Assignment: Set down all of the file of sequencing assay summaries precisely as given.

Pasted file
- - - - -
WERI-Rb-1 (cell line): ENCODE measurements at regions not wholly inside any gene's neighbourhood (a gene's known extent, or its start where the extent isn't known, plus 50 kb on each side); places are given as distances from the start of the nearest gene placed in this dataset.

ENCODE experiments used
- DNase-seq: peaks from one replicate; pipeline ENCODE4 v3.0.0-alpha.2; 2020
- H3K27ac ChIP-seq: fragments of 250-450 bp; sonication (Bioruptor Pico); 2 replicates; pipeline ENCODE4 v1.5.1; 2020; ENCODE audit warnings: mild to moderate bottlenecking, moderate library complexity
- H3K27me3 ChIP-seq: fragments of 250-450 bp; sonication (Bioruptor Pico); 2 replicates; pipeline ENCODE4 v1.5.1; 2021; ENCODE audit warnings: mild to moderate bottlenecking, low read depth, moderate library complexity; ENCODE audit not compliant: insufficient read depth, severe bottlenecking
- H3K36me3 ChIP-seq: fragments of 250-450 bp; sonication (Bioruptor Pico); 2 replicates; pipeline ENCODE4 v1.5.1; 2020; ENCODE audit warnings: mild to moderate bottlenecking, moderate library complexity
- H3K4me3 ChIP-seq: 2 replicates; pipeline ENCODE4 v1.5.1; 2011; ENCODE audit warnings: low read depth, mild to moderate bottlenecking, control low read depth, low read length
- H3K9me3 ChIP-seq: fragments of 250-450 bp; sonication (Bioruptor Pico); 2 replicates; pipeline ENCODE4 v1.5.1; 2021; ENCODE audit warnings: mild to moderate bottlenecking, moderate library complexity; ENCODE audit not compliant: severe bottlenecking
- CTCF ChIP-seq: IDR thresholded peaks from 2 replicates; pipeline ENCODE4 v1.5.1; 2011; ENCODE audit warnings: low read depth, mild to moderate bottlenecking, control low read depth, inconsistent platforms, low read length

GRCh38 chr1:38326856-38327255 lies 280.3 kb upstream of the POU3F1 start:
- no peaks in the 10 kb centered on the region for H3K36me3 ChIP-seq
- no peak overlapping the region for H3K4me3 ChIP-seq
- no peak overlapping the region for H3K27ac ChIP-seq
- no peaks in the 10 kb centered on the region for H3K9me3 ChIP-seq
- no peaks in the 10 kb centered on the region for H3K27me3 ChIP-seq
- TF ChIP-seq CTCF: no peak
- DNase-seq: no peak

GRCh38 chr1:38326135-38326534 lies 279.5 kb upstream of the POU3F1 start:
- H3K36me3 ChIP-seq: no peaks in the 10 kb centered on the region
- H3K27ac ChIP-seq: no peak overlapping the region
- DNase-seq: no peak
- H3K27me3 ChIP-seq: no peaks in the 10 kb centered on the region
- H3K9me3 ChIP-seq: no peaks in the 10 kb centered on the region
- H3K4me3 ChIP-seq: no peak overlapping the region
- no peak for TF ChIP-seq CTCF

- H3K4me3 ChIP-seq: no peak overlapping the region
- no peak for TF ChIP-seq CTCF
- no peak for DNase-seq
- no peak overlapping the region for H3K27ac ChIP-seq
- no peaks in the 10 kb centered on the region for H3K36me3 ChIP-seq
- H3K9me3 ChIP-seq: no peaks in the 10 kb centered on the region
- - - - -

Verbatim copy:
WERI-Rb-1 (cell line): ENCODE measurements at regions not wholly inside any gene's neighbourhood (a gene's known extent, or its start where the extent isn't known, plus 50 kb on each side); places are given as distances from the start of the nearest gene placed in this dataset.

ENCODE experiments used
- DNase-seq: peaks from one replicate; pipeline ENCODE4 v3.0.0-alpha.2; 2020
- H3K27ac ChIP-seq: fragments of 250-450 bp; sonication (Bioruptor Pico); 2 replicates; pipeline ENCODE4 v1.5.1; 2020; ENCODE audit warnings: mild to moderate bottlenecking, moderate library complexity
- H3K27me3 ChIP-seq: fragments of 250-450 bp; sonication (Bioruptor Pico); 2 replicates; pipeline ENCODE4 v1.5.1; 2021; ENCODE audit warnings: mild to moderate bottlenecking, low read depth, moderate library complexity; ENCODE audit not compliant: insufficient read depth, severe bottlenecking
- H3K36me3 ChIP-seq: fragments of 250-450 bp; sonication (Bioruptor Pico); 2 replicates; pipeline ENCODE4 v1.5.1; 2020; ENCODE audit warnings: mild to moderate bottlenecking, moderate library complexity
- H3K4me3 ChIP-seq: 2 replicates; pipeline ENCODE4 v1.5.1; 2011; ENCODE audit warnings: low read depth, mild to moderate bottlenecking, control low read depth, low read length
- H3K9me3 ChIP-seq: fragments of 250-450 bp; sonication (Bioruptor Pico); 2 replicates; pipeline ENCODE4 v1.5.1; 2021; ENCODE audit warnings: mild to moderate bottlenecking, moderate library complexity; ENCODE audit not compliant: severe bottlenecking
- CTCF ChIP-seq: IDR thresholded peaks from 2 replicates; pipeline ENCODE4 v1.5.1; 2011; ENCODE audit warnings: low read depth, mild to moderate bottlenecking, control low read depth, inconsistent platforms, low read length

GRCh38 chr1:38326856-38327255 lies 280.3 kb upstream of the POU3F1 start:
- no peaks in the 10 kb centered on the region for H3K36me3 ChIP-seq
- no peak overlapping the region for H3K4me3 ChIP-seq
- no peak overlapping the region for H3K27ac ChIP-seq
- no peaks in the 10 kb centered on the region for H3K9me3 ChIP-seq
- no peaks in the 10 kb centered on the region for H3K27me3 ChIP-seq
- TF ChIP-seq CTCF: no peak
- DNase-seq: no peak

GRCh38 chr1:38326135-38326534 lies 279.5 kb upstream of the POU3F1 start:
- H3K36me3 ChIP-seq: no peaks in the 10 kb centered on the region
- H3K27ac ChIP-seq: no peak overlapping the region
- DNase-seq: no peak
- H3K27me3 ChIP-seq: no peaks in the 10 kb centered on the region
- H3K9me3 ChIP-seq: no peaks in the 10 kb centered on the region
- H3K4me3 ChIP-seq: no peak overlapping the region
- no peak for TF ChIP-seq CTCF

- H3K4me3 ChIP-seq: no peak overlapping the region
- no peak for TF ChIP-seq CTCF
- no peak for DNase-seq
- no peak overlapping the region for H3K27ac ChIP-seq
- no peaks in the 10 kb centered on the region for H3K36me3 ChIP-seq
- H3K9me3 ChIP-seq: no peaks in the 10 kb centered on the region